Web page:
You go for long walks virtually every day and wear a pedometer to count the steps you take. Most days, you take the 10,000 steps the federal Centers for Disease Control and Prevention says is necessary for an "active" lifestyle. You think you get enough exercise.
You're chained to your desk at the office during the day. But most nights you hit the gym, lifting weights and doing cardio. And most weekends, you play golf or tennis or other active sports. You think you get enough exercise.
Think again, says the American College of Sports Medicine, the professional association of personal trainers and other exercise professionals.
ACSM recently published new guidelines in its journal, Medicine & Science in Sports Exercise, about how much of what kinds of exercise is "enough."
The heavily footnoted journal article refers to dozens of studies that indicate how much exercise is needed to produce significant health benefits. For instance, the recommendations concerning cardio-respiratory fitness are based in large part on the amount of exercise a study indicated can lower mortality rates by 60 percent compared to sedentary people.
"Pedometers are popular and effective for promoting physical activity and modest weight loss," the ACSM acknowledged in the guidelines, "but they provide an inexact index of exercise volume. They are limited in that the 'quality' (e.g., speed, grade, duration) of steps often cannot be determined."
And no matter how long or how briskly you walk, walking alone cannot meet all your fitness needs, according to the ACSM.
Health risks incurred by spending hours sitting at a desk or in front of the television can't be offset with daily visits to the gym, no matter how hard you work out.
"Sedentariness is detrimental even among individuals who meet current physical activity recommendations," the ACSM says. "The evidence suggests it is not enough to consider whether an individual engages in adequate physical activity to attain health benefits, but also that health and fitness professionals should be concerned about the amount of time clients spend in activities such as television watching and sitting at a desk."
To reduce the harm that can be done by prolonged periods of sitting, get up from your desk every hour or so, stretch and take a short walk around the office. If there's no time for that, just stand up for a minute or two. When you're watching TV at home, get up and stretch during the commercials, and take a short walk around the house.
Ron DeAngelo, director of sports-performance training at the University of Pittsburgh Medical Center's Center for Sports Medicine, called the new guidelines a "wake-up call" for some people. "A lot of times people think they are accomplishing a lot more than they really are."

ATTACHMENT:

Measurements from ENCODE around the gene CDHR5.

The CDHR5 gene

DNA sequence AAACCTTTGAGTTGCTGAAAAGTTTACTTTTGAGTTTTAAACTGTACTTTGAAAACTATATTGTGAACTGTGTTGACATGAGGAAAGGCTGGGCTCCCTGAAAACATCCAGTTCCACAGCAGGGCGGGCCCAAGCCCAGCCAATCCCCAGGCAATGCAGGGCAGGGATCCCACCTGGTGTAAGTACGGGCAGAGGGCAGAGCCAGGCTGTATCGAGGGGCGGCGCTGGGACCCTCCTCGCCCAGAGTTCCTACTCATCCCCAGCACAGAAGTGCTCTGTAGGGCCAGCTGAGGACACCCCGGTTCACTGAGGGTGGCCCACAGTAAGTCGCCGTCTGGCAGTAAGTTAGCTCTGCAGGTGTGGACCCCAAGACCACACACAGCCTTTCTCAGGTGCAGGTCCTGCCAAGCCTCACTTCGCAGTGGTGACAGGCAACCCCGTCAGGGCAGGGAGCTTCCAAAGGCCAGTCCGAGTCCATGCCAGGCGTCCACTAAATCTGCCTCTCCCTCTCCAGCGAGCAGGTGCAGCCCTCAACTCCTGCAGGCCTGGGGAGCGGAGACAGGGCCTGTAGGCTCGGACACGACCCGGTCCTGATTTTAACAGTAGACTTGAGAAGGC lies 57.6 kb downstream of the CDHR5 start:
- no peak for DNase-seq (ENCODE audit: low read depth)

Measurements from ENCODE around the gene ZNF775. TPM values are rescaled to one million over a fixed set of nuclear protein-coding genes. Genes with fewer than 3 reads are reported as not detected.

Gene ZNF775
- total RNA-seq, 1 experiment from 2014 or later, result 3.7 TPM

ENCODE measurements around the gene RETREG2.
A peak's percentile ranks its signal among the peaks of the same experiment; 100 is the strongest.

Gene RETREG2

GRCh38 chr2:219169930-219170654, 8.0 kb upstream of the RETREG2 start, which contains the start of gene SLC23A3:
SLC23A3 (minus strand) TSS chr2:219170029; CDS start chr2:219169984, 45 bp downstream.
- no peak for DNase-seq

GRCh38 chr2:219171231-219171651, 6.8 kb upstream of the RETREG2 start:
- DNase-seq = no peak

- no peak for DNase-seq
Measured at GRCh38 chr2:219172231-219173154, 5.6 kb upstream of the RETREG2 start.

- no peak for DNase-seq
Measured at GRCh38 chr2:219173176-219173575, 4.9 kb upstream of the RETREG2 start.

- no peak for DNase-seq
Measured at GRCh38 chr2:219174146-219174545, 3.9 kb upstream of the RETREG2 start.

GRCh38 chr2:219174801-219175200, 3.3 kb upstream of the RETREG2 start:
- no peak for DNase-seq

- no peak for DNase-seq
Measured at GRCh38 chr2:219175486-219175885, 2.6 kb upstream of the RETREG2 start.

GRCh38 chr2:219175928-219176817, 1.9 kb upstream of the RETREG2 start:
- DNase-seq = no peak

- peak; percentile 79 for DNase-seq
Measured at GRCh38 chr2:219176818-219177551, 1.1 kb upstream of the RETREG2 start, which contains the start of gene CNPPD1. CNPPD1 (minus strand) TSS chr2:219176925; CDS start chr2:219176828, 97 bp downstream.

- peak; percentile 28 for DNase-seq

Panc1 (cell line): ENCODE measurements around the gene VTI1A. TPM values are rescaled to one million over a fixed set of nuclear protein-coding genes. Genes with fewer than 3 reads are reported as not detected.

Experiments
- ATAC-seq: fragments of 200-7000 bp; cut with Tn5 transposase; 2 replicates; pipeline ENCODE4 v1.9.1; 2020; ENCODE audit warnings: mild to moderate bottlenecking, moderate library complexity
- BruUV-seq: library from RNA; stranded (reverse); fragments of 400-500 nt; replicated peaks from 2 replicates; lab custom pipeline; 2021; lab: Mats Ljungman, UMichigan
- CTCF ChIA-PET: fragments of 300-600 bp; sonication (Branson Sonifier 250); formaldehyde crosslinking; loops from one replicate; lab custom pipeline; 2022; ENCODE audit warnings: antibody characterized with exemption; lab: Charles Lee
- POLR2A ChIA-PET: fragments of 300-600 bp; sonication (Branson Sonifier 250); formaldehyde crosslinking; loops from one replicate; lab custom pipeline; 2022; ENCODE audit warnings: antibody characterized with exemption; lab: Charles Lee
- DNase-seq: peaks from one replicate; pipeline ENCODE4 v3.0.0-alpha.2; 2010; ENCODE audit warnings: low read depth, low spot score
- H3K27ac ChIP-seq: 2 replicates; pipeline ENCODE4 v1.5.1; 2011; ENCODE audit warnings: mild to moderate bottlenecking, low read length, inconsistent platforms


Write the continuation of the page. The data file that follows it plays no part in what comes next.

Adults should get four types of exercise each week -- cardiovascular, resistance, flexibility, and neuromotor (exercises to improve balance, agility, coordination and gait), according to the ACSM.
Here are specific recommendations:
-- For cardio, adults should get at least 30 minutes of moderate-intensity exercise five days a week, or at least 20 minutes of vigorous-intensity exercise three days a week. It's OK to meet this requirement through multiple shorter sessions throughout the day.
-- Adults should lift weights or perform other resistance exercises two or three times as week. They should do two to four sets of 8-12 repetitions (to build strength and power) or 15-20 repetitions (to build muscular endurance).
-- Adults should stretch and do other flexibility exercises two or three times a week. Each stretch should be held for 10 to 30 seconds and should be repeated two to four times, for a minimum of 60 seconds per stretch.
Stretching is most effective when the muscle is warm, so it's best to stretch after light aerobic exercise, or -- if your workout is going to consist of stretching only -- take a hot bath beforehand.
-- It's especially important for older Americans to perform neuromotor exercises -- also called functional fitness -- because they help prevent falls. Tai Chi and yoga are good examples.
"The functional standpoint is one of the best parts of these guidelines," said Moira Davenport, who practices sports medicine and emergency medicine at Allegheny (Pa.) General Hospital. "This new emphasis on functional training is going to be very helpful, especially for the aging. It can limit the number of falls and keep them independent for much longer."
If you add up the ACSM's recommendations -- 150 minutes a week for cardio, 40 minutes a week for neuromotor exercises and assume 40 minutes a week for two resistance workouts and 20 minutes for stretching -- that comes out to 4 hours and 10 minutes of exercise a week to meet the minimum guidelines.
The minimum goals can be met by exercising for 45 minutes a day, six days a week. But not many of us exercise that much.
If your exercise routine falls short of ACSM guidelines, don't be too discouraged, said the lead writer, Carol Garber, director of the graduate program in applied physiology at Columbia University.
"We don't really expect that everyone is going to do all the exercises," she said. "That would be the absolute optimum."
The guidelines are the minimum necessary to produce major health and fitness benefits, Garber said, but research makes it clear that any exercise is beneficial.
"A little bit is good," she said. "But a little bit more is even better."